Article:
WASHINGTON HEIGHTS Olga Reyes,** an undocumented immigrant from Mexico is in her first year at City College where she is studying political science in the hopes of becoming a lawyer.
But after her scholarship runs out this year, the 18-year-old who sells food and flowers when she is not in school, is unsure of how she’ll be able to pay for college and feed herself.
Reyes, who was a top student at the High School for Arts and Business in Queens, has been in the country since she was 10-years-old, but isn’t eligible for financial aid because she is undocumented.
"Without college, you can’t do anything. Maybe work at McDonald’s," Reyes said. "That’s why we need to pass the DREAM Act."
The measure, which passed the House last week would allow young undocumented people who were brought to the U.S. as children to go to college and serve in the military while putting them on a path to citizenship. It is estimated that 800,000 people would qualify for inclusion under the measure.
"If you have no education and are out in the street, what can you do? You can’t pay taxes. You can’t improve your neighborhood," Harlem Rep. Charles Rangel said at a press conference at Gregorio Luperon High School where many students would be affected by the passage of the bill. "In America we are not going to close the door on so many people who want to make a contribution."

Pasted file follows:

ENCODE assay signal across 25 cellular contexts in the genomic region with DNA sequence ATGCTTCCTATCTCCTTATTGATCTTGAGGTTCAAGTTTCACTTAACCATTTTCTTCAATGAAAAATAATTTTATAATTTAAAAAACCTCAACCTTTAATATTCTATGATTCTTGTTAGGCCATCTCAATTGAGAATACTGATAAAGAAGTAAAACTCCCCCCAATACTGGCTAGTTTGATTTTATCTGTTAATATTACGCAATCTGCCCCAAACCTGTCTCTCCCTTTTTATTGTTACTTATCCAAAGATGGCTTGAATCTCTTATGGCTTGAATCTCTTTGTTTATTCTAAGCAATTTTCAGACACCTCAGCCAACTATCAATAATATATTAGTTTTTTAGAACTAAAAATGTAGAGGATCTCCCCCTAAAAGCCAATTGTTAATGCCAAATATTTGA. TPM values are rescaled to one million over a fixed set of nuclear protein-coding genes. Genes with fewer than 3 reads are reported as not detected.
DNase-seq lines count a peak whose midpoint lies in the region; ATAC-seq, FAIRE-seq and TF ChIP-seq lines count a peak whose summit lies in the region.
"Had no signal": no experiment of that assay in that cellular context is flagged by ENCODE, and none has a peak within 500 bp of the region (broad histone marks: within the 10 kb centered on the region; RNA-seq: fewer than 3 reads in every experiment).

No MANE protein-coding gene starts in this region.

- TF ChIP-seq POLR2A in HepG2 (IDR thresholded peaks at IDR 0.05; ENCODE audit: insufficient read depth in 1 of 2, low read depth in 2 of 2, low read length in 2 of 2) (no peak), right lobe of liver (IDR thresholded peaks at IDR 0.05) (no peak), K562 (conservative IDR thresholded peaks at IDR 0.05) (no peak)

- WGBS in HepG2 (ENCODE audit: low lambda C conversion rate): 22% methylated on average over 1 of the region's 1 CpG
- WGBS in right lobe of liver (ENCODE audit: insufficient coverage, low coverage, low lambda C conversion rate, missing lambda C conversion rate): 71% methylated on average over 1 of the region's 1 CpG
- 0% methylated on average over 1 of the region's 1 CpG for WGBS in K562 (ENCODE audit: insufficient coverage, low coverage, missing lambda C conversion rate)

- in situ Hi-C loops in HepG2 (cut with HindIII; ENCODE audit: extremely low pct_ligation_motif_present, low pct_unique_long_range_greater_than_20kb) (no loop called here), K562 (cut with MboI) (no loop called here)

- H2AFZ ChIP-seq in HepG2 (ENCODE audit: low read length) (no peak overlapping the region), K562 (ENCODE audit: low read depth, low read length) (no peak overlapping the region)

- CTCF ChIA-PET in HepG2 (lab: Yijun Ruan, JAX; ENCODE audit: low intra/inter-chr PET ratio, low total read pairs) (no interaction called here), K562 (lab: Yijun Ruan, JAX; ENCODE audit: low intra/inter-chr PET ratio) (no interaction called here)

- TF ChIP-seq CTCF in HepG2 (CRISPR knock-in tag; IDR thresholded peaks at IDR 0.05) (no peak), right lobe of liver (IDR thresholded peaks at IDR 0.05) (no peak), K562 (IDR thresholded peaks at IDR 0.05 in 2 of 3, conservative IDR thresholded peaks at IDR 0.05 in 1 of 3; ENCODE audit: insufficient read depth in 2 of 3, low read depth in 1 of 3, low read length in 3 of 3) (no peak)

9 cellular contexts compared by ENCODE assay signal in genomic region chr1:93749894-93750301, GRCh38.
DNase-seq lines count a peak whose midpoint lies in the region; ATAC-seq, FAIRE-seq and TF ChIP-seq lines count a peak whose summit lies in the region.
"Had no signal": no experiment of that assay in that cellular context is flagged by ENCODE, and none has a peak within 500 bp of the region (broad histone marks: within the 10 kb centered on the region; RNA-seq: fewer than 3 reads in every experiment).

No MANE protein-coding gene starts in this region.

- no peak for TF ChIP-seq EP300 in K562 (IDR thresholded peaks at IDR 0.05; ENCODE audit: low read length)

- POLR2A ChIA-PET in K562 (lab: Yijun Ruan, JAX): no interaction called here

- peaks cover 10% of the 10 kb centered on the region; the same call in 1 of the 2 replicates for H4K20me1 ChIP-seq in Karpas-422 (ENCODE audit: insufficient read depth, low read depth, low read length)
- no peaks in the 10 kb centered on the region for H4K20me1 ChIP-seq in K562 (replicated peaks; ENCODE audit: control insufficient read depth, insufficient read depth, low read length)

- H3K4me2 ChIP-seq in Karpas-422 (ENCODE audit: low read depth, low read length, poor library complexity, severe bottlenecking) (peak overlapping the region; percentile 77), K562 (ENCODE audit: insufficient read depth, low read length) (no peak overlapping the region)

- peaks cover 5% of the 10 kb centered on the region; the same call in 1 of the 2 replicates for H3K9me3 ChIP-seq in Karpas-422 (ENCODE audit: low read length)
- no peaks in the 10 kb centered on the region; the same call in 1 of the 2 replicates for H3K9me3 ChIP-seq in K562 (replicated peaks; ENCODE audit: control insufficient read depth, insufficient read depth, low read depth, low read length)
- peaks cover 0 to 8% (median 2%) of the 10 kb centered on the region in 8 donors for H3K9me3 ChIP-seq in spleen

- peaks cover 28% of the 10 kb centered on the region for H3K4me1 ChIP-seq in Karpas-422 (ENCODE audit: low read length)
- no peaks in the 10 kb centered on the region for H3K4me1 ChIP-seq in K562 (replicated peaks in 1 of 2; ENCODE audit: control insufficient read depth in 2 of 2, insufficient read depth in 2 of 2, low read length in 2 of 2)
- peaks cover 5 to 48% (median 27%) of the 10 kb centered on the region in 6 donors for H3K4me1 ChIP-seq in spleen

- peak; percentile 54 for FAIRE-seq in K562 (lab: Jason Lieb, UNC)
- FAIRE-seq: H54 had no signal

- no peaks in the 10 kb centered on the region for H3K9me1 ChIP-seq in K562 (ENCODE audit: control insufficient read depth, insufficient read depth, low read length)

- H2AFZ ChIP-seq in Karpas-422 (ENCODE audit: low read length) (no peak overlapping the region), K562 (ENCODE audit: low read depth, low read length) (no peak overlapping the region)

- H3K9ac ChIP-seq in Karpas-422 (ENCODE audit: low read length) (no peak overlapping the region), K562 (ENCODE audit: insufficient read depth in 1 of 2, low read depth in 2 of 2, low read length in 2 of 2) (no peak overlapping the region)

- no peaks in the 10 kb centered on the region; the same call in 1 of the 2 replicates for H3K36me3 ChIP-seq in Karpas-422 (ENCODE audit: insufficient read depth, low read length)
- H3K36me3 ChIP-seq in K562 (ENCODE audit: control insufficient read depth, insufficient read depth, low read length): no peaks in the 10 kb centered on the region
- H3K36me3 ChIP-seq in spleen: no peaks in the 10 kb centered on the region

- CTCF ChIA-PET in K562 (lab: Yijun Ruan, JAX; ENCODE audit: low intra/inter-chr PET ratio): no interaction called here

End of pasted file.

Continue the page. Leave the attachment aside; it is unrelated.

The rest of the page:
Rangel said he has joined with local clergy and business leaders to push the Senate to pass the legislation by the end of the lame duck session on Dec. 31.
"There’s a lot of talent in this room. We don’t have to go around the world to find the next great scientist who will find a cure for AIDS because they are right here," said Senator-elect Adriano Espaillat.
Nelsy Sanchez, 17, a senior at Gregorio Luperon High School is a legal resident who plans on college next year to study international business. But she said her boyfriend, who was at the top of his class but undocumented, did not have the same opportunity.
"This country is a country of immigrants. Who are they to take away the dreams from students who are hard-working and motivated?" asked Sanchez.
Lisa Sharon Harper, co-chair of the the New York State Interfaith Network for Immigration Reform said faith groups have an especially strong interest in advocating for the DREAM Act.
"Jesus was an immigrant so how can I call myself a Christian and not love immigrants," said Harper. "We have to change the broken laws in America to come into allignment with God and realize no one is unacceptable in our nation."
Rangel called on the students gathered at the school to rally for the passage of the bill.
"It’s going to be up to you now," Rangel said.
**Olga Reyes is a member of Make the Road New York (MRNY).